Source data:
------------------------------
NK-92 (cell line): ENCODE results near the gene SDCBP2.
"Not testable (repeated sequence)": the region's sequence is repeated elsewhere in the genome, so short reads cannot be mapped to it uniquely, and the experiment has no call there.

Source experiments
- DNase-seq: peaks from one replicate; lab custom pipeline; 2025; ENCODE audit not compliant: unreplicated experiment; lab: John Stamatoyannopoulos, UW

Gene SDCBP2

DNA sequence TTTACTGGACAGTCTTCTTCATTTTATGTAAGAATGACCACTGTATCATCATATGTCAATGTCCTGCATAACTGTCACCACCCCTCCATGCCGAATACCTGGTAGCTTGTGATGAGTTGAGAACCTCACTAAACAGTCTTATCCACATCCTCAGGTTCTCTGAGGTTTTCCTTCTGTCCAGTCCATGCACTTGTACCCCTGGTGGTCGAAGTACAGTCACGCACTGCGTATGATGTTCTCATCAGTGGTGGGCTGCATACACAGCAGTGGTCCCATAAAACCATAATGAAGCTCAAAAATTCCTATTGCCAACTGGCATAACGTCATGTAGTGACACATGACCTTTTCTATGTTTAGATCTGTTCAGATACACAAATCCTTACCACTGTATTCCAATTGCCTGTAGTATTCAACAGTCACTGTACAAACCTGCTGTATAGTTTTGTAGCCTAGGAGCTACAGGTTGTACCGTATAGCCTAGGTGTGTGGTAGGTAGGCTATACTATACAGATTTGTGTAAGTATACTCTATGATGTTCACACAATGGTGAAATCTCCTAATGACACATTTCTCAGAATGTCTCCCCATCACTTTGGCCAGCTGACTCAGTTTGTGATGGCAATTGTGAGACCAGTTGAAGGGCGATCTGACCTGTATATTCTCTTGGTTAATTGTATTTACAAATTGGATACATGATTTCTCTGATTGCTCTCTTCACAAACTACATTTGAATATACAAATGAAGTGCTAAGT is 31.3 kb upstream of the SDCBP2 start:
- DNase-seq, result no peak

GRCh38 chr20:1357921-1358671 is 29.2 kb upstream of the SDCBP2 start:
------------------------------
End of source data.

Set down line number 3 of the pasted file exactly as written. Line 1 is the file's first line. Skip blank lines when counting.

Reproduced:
Source experiments